Rob: Well, I think, at the beginning of mine, I think the first I did was 2009-7-10. Rich was a year before me. I was terrified. I didn’t know, I didn’t understand what it was. The first thing I did was go out on stage and do a Q&A. Now I totally get this. Now Rich and I are hosting the conventions for Supernatural, so now we really understand that world. Rather than be afraid of it, we feel we’re right in it. It’s really a machine that works because of the audience. The Supernatural audience in general is just so supportive and loving, and we feel that. We don’t take any of this for granted. We embrace it and are so happy to be a part of it. Now it’s something that we really love doing. We love the actors that we get to work with at these things, and we really love this audience so, yeah, for me it’s a familiarity. And as we’re saying before, it’s just the realization that we’re really the least talented people in the room.
Rich: I think I heard in the beginning of Rob’s answer where he said he was petrified. I was actually full of fear when I started the convention circuit because I didn’t understand it. [I] was really nervous about how the audience would receive me, a man who’s only done a few episodes of the show. It was very nerve-wrecking, the entire experience. Now I show up and the fans know how I take my coffee. I am there so much and see so many of the same faces that it’s almost like doing a Broadway show you’ve been touring with for years and years and years. That’s part of the fun. You get the benefit now of familiarity, of knowing what you’re doing, how you’re doing it, [and] with whom you’re doing it. Right now, we’re in a great spot. It’s the balance of “enough to keep it fresh and interesting” and “enough familiarity to keep it from being scary”.
Debbie: You just Kickstarted and the campaign went over really well. How much did that surprise you or not surprise you, as the fans’ reaction?
Richard: Just for clarification it was Indiegogo, but much the same.
The Supernatural fandom is very supportive. They’re a very supportive bunch. They have proven that time and time again by supporting the charities that we support and the events that we as a collective throw. [C]hoosing that resource to fund a show we want to make was not a decision that Rob and I made lightly, ‘cause we’re not curing cancer, we’re making comedy. And there is a difference. We also love having that fandom, we wouldn’t want to violate the relationship we have with them. So we were hesitant to dive into that world, not because we thought the reception would be cold but because we wanted to properly honor that relationship we have with them.
At the end of the day, Rob and I knew that we had a great show idea that was tailor-made for the audience we were going to approach with it. We knew that the industry itself would never understand it, would never get it, would never go for it. If they did go for it, [they] would never let us do it they way it needed to be done. It was really out of the need to tell the right story for the right people. We went to the people who would benefit from us doing the story right. Their response was phenomenal.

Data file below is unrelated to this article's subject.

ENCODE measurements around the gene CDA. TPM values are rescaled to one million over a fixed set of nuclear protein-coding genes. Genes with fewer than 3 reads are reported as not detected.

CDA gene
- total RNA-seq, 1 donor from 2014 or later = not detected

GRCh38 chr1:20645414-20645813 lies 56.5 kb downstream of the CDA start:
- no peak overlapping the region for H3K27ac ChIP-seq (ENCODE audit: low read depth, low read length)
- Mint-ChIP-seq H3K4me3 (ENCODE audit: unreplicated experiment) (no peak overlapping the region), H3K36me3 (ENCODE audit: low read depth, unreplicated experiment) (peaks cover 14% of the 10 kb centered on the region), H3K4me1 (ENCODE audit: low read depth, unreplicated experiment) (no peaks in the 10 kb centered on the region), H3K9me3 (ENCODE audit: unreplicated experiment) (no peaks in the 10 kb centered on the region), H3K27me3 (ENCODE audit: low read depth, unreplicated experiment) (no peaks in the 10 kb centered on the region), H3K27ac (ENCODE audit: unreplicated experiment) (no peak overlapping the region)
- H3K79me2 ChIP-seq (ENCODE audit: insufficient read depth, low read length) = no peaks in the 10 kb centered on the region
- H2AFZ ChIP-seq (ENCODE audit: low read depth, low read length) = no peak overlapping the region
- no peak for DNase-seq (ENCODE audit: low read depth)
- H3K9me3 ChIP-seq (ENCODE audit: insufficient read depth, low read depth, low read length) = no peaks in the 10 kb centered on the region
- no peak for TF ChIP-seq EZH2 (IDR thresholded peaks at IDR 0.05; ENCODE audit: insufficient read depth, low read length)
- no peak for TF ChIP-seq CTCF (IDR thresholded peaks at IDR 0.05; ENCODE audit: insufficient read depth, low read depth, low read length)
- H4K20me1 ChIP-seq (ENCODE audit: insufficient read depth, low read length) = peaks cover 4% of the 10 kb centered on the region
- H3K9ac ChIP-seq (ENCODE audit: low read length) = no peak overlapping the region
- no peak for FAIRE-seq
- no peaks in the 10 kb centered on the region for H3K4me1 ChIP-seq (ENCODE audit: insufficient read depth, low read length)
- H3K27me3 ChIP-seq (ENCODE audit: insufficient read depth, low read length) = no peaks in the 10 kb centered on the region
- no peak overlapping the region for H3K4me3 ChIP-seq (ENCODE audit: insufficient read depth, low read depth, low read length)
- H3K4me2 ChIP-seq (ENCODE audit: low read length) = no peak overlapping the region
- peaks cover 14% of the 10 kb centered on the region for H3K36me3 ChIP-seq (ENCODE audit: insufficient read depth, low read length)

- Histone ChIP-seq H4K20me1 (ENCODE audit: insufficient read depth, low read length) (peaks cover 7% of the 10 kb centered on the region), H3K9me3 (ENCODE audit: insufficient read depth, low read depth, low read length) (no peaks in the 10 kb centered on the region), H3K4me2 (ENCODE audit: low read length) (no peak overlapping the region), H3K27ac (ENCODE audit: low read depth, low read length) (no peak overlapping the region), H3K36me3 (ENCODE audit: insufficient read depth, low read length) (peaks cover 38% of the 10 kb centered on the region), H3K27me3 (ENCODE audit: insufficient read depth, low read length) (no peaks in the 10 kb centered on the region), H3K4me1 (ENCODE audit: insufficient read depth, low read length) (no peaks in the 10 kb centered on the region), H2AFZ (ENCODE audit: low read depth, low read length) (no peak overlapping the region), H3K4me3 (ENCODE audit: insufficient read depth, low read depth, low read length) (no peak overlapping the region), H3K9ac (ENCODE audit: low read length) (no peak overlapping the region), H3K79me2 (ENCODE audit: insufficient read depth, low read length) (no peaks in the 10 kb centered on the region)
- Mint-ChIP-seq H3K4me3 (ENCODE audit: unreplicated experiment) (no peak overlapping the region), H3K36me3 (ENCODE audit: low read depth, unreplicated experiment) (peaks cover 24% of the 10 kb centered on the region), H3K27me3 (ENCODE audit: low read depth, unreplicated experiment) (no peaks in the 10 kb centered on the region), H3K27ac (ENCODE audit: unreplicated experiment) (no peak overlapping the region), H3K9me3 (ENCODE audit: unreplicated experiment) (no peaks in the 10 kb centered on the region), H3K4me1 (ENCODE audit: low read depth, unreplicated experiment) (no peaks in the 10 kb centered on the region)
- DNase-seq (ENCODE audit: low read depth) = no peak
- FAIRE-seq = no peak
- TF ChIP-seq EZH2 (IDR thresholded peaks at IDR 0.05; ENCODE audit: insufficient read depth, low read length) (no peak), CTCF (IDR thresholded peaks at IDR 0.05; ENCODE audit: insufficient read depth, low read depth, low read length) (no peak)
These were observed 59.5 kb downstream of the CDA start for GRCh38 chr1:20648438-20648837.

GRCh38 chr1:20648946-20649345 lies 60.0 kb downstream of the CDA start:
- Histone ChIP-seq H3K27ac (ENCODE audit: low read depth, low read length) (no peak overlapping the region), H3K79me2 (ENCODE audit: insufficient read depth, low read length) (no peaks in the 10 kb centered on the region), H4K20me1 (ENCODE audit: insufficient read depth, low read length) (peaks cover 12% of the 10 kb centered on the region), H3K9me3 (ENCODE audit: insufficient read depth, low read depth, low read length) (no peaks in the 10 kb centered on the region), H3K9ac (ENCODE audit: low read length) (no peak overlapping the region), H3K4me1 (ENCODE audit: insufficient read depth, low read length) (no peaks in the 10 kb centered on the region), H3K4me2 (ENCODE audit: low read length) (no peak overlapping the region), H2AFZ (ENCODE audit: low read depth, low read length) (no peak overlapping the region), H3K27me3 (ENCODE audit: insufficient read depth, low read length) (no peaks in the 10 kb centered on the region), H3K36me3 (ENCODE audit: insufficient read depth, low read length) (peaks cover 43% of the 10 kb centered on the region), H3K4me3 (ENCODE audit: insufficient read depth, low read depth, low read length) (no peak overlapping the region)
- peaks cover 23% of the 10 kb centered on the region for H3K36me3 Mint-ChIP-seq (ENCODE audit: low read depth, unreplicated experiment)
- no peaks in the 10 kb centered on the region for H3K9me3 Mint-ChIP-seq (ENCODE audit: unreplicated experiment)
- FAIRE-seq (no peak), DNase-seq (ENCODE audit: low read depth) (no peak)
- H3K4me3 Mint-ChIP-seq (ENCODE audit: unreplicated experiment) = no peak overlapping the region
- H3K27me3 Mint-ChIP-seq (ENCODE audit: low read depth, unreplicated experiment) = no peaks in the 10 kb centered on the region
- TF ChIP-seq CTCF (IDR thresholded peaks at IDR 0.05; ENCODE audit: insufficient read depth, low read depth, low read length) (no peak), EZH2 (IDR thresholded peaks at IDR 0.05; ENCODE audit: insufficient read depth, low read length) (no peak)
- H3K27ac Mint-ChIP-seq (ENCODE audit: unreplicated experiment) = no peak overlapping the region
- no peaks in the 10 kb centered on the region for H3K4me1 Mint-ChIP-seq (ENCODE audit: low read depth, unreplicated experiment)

Was I surprised? Yes, I was. I knew there’d be energy behind their response and I knew they were an energetic bunch… but the speed with which they funded the campaign and the energy with which they contributed or helped us spread the word was really stunning and really, really awesome.
Debbie: It is a pretty special fandom.
Rich: There’s nothing like it. It’s stunning. We’re always amazed, we’re always amazed. How much they do for Misha Collins’ charity and how much money they raise when Jared and Jensen [are] raising money for a cause. They are so incredibly loyal.
Rob: Or even, you know, personal issues. Over the years various cast members had various personal things happen. Jared went through a tough time and then the whole AKF charity was created around that. They just have been amazing and we call ourselves family and it truly is like a family.
Debbie: I watched the Indiegogo campaign and I knew that it would get money but I too was surprised by how fast it went.
Rich: And we were very flattered by that. [I]n many ways that just renewed our enthusiasm to do that story the best way we knew how. We were thrilled and are very fortunate to have Comic Con and Lionsgate come on board. Had they not, Robbie and I would be hell-bent on doing this anyway with whatever resources we had.
So it’s been great to not only be able to take that money that we were gifted by the fans to tell the story, but because they gave so quickly, because they gave so generously, new stories were written about it. Those new stories, as Rob said earlier, caught the eye of the people who did come in and put in more funding, and [they] became the distribution arm for the show. Not only did the fans give us their support by spreading word and contributing, but they became the fuel and the engine that helps us cross the finish line way further down the track we ever imagined. It has been a gift that has continued to give.
Thank you so much to Rob and Richard for their time. We appreciated hearing about Kings of Con and your time on the convention circuit.
Author: Angel Wilson
Angel is the admin of The Geekiary and a geek culture commentator. They earned a BA in Film & Digital Media from UC Santa Cruz. They have contributed to various podcasts and webcasts including An Englishman in San Diego, Free to Be Radio, and Genre TV for All. They’ve also written for Friends of Comic Con and is a 2019 Hugo Award winner for contributing fanfic on AO3. They identify as queer.